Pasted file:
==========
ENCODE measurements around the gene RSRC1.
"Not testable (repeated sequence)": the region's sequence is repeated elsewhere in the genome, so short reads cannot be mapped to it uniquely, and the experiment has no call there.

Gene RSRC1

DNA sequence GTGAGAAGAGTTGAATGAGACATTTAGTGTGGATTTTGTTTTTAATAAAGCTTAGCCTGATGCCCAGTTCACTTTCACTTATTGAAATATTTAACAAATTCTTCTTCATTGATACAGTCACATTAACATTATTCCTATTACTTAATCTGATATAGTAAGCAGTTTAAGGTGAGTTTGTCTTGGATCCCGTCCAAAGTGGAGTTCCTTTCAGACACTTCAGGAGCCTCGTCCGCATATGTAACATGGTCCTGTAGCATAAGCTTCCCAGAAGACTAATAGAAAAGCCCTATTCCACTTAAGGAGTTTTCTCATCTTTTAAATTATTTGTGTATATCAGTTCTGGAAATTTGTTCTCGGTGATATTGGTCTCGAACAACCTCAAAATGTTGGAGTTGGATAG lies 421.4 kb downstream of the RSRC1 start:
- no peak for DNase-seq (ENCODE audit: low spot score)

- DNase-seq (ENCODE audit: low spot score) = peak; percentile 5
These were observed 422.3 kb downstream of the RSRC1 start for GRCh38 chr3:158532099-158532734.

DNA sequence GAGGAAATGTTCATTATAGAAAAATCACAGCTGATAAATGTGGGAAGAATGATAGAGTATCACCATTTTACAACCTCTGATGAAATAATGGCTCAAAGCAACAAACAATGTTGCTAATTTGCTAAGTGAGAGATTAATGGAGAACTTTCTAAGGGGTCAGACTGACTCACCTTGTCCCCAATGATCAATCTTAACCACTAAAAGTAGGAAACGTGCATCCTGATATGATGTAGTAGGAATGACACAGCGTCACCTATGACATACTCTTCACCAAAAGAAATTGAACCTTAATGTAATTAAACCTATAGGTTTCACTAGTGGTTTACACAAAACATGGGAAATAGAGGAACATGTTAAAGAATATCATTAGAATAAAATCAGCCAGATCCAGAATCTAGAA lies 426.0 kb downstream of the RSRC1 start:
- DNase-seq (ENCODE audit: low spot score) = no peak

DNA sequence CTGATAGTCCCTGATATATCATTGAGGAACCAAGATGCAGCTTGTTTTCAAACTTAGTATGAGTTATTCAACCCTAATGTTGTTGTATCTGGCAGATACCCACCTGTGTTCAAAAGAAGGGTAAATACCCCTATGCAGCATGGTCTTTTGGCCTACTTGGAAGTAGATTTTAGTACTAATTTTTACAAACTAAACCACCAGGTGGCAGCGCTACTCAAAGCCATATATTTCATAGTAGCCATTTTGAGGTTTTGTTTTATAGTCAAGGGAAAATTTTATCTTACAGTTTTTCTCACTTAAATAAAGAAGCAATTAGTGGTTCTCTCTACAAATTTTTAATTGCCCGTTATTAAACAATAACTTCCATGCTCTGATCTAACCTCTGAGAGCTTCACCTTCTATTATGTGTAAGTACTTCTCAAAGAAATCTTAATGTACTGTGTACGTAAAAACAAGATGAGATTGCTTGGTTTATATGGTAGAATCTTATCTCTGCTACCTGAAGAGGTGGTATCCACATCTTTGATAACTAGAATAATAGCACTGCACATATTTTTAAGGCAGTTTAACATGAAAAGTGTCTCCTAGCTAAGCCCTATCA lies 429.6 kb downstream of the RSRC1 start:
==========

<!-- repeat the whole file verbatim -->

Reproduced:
ENCODE measurements around the gene RSRC1.
"Not testable (repeated sequence)": the region's sequence is repeated elsewhere in the genome, so short reads cannot be mapped to it uniquely, and the experiment has no call there.

Gene RSRC1

DNA sequence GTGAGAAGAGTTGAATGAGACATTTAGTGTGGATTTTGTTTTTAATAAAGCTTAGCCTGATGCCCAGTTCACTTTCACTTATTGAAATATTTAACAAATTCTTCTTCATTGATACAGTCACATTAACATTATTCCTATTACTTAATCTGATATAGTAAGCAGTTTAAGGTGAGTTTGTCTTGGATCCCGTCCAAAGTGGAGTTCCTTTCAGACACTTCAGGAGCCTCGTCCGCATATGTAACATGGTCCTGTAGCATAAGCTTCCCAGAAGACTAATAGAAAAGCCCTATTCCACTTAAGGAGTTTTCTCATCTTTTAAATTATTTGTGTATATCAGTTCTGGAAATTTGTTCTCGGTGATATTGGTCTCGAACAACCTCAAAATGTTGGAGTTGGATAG lies 421.4 kb downstream of the RSRC1 start:
- no peak for DNase-seq (ENCODE audit: low spot score)

- DNase-seq (ENCODE audit: low spot score) = peak; percentile 5
These were observed 422.3 kb downstream of the RSRC1 start for GRCh38 chr3:158532099-158532734.

DNA sequence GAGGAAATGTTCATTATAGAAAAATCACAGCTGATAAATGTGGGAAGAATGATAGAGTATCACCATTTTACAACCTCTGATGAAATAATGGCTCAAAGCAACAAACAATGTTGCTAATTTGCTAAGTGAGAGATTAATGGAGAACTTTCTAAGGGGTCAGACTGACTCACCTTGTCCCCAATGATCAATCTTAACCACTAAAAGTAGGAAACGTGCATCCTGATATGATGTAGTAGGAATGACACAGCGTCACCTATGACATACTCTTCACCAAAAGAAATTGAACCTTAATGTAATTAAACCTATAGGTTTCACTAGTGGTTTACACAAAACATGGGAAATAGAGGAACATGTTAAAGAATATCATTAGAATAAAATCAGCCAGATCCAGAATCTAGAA lies 426.0 kb downstream of the RSRC1 start:
- DNase-seq (ENCODE audit: low spot score) = no peak

DNA sequence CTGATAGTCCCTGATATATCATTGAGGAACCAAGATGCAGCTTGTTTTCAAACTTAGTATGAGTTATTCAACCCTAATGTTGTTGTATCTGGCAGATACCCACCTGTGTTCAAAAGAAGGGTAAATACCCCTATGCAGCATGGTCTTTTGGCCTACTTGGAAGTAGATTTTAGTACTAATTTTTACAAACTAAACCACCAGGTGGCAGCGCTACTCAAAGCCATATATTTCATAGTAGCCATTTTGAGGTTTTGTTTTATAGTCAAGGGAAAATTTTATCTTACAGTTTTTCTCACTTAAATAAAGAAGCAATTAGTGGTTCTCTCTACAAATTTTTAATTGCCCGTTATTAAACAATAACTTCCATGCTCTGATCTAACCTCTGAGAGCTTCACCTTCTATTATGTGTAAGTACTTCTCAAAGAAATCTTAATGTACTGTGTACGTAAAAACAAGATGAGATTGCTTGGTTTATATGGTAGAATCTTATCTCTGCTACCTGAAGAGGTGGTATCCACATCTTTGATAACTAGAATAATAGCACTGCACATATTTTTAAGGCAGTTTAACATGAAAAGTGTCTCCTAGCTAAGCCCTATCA lies 429.6 kb downstream of the RSRC1 start: